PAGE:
I have written in the past about how the holidays can be a paradoxical time for many middle schoolers. Many find themselves somewhere between the “magic” of the season and the concept of sacrifice and the joys of gift giving that is the hallmark of seasonal religious traditions from Christmas to Hannukah to Kwanzaa to Ramadan to Yule. Teens and tweens can be a bit self-centered around the holidays. They still think about them as getting gifts, not necessarily about giving them. Marketers, of course, do an incredible job targeting them with the latest, greatest, and most expensive gizmos and gadgets. I think that as adults we should help them understand some of the more important aspects of the holiday season. At home we can do this by spending family time and talking about important family traditions. We can explore the idea of sacrifice by volunteering as a family or through literature or movies. We can foster the idea of renewal by sharing resolutions for the new year.
We have a few traditions in the middle school to help students think outside themselves. First, we just wrapped up our Secret Snowflake giving tradition. After a couple small gifts students wrapped up a “larger” gift to surprise their secret snowflake on Tuesday. The focus of the activity is on the giving, and, because secret snowflakes are drawn randomly, students are often thinking about people in their grade that they may not have thought of as much before. It is a kind of a “random act of kindness” exercise.
Next, when we come back from holiday break we will be taking down our “Thanksgiving Thank-You Turkey Feathers” and putting up a new scene about “Holiday Wishes.” We will ask the students to think about a wish they would like to post that meets only one criterion: it has to be non-commercial (something I will explain that might not be easily bought). The goal, of course, is that combined with our Secret Snowflake gift giving tradition the middle school community takes time to reflect on some timeless themes this holiday season. I will be sure to share some of their responses in my upcoming blogs. Also, I invite you to send me any messages that you would like me to put up on our display. They can be anonymous!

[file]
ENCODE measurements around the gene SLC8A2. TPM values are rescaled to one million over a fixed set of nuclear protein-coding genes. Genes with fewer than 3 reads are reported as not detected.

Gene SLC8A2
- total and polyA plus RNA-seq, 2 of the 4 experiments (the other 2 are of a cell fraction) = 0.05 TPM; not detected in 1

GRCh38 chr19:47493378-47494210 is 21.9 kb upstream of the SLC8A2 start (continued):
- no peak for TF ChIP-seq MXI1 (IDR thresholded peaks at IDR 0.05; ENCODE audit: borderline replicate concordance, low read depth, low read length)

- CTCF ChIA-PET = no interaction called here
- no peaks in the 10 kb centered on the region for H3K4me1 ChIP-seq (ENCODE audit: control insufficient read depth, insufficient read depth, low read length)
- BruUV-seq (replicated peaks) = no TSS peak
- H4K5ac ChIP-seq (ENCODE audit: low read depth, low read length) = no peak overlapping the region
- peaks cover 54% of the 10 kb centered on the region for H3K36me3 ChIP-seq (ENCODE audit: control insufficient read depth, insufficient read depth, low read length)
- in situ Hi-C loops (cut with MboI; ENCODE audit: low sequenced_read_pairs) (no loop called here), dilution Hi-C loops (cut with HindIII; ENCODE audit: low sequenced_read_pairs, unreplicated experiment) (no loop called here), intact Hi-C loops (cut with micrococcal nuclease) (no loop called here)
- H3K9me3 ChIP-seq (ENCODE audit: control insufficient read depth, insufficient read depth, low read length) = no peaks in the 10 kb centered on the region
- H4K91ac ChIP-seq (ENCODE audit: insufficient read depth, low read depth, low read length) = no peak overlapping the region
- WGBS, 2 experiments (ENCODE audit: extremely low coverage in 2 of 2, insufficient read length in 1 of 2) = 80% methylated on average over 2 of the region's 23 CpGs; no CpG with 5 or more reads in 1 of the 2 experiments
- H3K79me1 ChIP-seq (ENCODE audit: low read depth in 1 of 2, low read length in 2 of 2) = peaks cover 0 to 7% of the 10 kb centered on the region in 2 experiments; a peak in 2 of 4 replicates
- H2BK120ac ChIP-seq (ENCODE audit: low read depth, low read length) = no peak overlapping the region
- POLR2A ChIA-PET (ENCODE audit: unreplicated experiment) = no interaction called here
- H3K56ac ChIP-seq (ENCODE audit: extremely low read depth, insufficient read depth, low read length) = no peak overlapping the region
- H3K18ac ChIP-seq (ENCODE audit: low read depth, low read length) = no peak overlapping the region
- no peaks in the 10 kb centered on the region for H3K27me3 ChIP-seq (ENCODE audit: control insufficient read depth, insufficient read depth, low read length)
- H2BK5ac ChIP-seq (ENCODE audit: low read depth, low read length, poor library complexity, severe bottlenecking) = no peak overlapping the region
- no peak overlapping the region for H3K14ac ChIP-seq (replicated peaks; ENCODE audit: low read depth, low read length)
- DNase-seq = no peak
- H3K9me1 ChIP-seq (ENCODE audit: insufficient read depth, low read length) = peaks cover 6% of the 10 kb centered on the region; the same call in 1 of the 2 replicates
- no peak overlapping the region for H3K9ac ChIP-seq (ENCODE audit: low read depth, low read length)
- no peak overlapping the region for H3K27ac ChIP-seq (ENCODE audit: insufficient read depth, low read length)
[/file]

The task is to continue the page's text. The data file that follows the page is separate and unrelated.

One thing I have learned about middle schoolers over the past sixteen years here at Derryfield is that they only need the opportunity to do great things!
Enjoy the holiday season with your family. Help these amazing middle schoolers count the many blessings they have. My own personal wish this year comes quite appropriately from Charles Dickens’ timeless masterpiece, A Christmas Carol:
“It is a fair, even-handed, noble adjustment of things, that while there is infection in disease and sorrow, there is nothing in the world so irresistibly contagious as laughter and good humour.”
May you enjoy the good humor found only among family and friends. And may you find a way to share that gift with others. Happy holidays, everyone!
Located in Manchester, NH, The Derryfield School is a private day school for grades 6-12. Students benefit from a challenging academic program, fine and performing arts, competitive athletics, and a wide selection of extracurricular activities.